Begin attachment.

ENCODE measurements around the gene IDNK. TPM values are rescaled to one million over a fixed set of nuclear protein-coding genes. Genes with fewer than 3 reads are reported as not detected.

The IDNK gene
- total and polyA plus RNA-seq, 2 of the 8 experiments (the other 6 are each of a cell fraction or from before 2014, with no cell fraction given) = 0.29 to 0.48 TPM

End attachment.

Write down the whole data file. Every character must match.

ENCODE measurements around the gene IDNK. TPM values are rescaled to one million over a fixed set of nuclear protein-coding genes. Genes with fewer than 3 reads are reported as not detected.

The IDNK gene
- total and polyA plus RNA-seq, 2 of the 8 experiments (the other 6 are each of a cell fraction or from before 2014, with no cell fraction given) = 0.29 to 0.48 TPM